“There are some challenges of crop processing. For example, 80 percent of raw cashews is still being sold outside the country. Sale of crops like cotton is still low and cotton ginneries have been operating seasonally because of low production of the crop. Some textiles like Mwatex, Mutex and Urafiki have also not been revived.

“We had the expectation of seeing such big textiles being revived so we could wear our own manufactured clothes, but it appears there have been no efforts in reviving them,” he says.

However, he says the government has not done justice to the sector as it did not dish out sufficient funds to it as promised.

“For example, in the past the government was giving input subsidies, but nowadays it has stopped doing so,” he says.

He says studies have also not been prioritized. “The African Union wants its member countries to set aside one percent of budgets of their governments for studies, but such budgets do not meet their goals.

“As a result, studies on technologies are still poor and even research centres do not do well,” he says. On irrigation, he explains that only 500,000 hectares out of 29 million hectares get irrigated, adding that funds that are spent on such projects bank on donors.

“The current government’s big budget is on infrastructure, free education, healthcare and grand projects, but agriculture is mostly left to individuals to continue pushing its growth,” he notes.

Cashew market

Despite President John Magufuli's speeches that the government has fixed cashew nut farmers arrears recently, some farmers claimed that they yet to be  paid.  

Speaking at Somanga village in Lindi region en-route to Dar es Salaam from Lupaso Mtwara on July 30, President Magufuli said the government has issued Sh20 billion which is part of more than Sh800 billion allocated for cashew nut farmers payments.

“For cashew nut farmers who were yet to be paid, we have issued Sh20 billion last week so that they can get be paid. We want to settle all debts,” he said.

However, Fikirini Brashi who is a farmer from Nakapanya village in Ruvuma, is still claiming his payments since 2018/19 season.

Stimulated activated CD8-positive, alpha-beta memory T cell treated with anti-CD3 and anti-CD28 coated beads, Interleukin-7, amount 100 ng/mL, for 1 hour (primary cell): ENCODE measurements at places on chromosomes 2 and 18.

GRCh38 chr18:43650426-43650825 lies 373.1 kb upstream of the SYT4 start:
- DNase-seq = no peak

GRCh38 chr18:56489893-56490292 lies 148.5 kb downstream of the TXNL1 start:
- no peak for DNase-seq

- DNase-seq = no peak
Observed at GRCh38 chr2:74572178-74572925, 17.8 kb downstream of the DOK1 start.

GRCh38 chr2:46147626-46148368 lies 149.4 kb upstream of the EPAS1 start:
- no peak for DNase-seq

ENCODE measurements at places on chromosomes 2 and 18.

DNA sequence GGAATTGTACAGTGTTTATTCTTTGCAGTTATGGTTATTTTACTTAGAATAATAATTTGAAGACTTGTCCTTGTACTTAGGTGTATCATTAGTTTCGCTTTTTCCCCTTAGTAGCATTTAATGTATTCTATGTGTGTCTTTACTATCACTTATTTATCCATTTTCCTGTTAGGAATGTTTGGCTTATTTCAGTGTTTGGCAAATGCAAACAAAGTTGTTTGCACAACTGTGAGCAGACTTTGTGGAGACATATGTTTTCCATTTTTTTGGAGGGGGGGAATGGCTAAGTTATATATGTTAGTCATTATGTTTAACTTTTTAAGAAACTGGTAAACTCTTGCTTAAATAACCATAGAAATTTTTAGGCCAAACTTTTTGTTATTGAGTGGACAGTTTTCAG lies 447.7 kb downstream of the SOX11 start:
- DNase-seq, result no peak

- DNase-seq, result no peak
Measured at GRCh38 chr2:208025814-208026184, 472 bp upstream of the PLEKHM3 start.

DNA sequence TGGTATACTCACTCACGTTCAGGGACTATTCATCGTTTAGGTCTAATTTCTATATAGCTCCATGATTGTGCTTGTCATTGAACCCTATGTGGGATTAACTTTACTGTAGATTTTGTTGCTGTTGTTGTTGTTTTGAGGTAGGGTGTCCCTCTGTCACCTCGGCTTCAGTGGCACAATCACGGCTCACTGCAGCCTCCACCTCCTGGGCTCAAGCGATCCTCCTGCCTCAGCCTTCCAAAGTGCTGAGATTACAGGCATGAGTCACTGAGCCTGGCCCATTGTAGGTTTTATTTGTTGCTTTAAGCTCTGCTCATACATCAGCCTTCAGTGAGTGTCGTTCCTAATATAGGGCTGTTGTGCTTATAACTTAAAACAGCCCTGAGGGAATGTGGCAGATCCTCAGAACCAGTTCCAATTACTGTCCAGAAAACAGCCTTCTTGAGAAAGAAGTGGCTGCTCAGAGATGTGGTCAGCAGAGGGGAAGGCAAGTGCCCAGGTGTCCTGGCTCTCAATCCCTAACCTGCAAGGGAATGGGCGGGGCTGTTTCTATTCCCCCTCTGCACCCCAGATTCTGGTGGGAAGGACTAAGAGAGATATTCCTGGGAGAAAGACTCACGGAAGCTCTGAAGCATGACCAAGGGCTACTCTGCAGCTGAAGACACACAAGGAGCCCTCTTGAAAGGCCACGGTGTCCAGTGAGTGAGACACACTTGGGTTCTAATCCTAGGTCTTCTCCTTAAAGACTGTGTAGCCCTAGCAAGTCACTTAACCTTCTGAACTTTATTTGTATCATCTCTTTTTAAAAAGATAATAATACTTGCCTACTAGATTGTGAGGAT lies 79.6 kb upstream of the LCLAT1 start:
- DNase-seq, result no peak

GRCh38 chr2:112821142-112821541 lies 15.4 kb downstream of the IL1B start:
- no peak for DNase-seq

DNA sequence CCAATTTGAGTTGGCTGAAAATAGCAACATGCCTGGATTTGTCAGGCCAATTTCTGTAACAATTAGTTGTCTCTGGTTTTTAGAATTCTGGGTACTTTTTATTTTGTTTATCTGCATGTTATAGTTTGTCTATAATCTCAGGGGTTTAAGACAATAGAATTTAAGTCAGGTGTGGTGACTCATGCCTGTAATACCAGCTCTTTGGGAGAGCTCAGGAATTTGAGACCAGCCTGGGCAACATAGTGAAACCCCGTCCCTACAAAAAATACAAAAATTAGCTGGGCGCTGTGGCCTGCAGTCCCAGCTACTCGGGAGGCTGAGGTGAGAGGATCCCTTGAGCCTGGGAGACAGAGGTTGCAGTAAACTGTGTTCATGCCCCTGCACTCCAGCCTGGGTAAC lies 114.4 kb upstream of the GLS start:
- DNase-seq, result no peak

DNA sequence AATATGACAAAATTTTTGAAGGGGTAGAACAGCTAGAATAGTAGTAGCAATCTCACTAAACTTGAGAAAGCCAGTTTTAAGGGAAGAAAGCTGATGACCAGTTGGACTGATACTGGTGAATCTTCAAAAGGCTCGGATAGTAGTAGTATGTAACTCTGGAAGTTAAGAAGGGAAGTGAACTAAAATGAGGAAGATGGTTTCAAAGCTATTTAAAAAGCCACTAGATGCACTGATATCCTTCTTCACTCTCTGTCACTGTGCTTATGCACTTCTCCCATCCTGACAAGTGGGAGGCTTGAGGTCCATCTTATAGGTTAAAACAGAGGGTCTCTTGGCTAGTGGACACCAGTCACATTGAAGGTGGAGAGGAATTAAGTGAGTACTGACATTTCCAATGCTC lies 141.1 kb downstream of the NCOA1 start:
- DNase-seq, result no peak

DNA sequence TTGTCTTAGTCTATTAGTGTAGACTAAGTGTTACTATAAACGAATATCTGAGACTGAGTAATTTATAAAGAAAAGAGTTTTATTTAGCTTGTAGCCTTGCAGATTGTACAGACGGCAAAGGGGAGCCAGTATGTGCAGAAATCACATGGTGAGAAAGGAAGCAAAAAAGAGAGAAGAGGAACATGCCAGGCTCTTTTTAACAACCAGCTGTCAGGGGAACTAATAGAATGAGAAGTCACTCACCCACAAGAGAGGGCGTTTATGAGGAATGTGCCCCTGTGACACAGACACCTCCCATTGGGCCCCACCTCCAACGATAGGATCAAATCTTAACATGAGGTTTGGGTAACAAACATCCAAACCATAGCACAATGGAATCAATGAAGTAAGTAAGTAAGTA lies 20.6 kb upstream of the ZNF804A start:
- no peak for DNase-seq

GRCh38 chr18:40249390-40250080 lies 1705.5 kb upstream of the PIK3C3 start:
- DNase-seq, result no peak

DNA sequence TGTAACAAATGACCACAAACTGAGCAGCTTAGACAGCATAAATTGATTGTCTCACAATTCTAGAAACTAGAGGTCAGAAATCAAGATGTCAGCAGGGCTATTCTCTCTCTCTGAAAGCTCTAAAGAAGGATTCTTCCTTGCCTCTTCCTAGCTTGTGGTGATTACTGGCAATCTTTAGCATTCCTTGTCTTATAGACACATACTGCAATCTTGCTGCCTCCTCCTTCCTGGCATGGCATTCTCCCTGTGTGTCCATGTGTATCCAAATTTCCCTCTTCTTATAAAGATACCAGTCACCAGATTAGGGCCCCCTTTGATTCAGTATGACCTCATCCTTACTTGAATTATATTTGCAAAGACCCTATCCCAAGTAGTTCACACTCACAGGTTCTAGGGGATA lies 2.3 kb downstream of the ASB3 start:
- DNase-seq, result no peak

“We are five in our village who are still claiming our payments, but there might be many farmers in Tunduru district with the same claims. We have already communicated to the Agricultural Minister, Japhet hasunga and he has been calming us saying we will be paid, but has not said the exact date. We have also contacted the Cereal and Other produce Board of Tanzania (CPB) unsuccessfully,” he said.

Speaking via phone to the Citizen, the director general of CPB, Dr Anselm Moshi admitted the claims .

“Almost all farmers have been paid, but some farmers whose accounts were found with problems were rejected by banks, so our officials have been visiting in rural areas to assists farmers with such problems. Many farmers have been assisted, but we know there some are still lagging who are under 1 per cent,” said Dr Anselm.

Chadema’s viewpoint

Contrary to CCM, Chadema in its 2015 election manifesto pledged to implement modern farming by uplifting it to between six and eight percent.

“We aim to put in place policies and strategies that will uplift the status of agriculture in terms of earnings and performance so it could attract the youth and other Tanzanians in general so to get rid of misleading belief over agriculture and to ensure farmers get long term loans from five to 15 years with affordable interest rates.

“This strategy will be strengthened with the support of farmers to form Saccos and village community banking (Vicoba) for giving loans among themselves,” Chadema’s manifesto outlined.

The opposition party also pledged to bring out industrial revolution by improving the education system, vocational training and focus on modern technology to liberate the farmers from hand hoe to modern farming.

“Providing farmers with agricultural extension services and giving them advice on business farming and ensuring they get better seeds and agri-inputs including improving and increasing the number of agricultural research centres.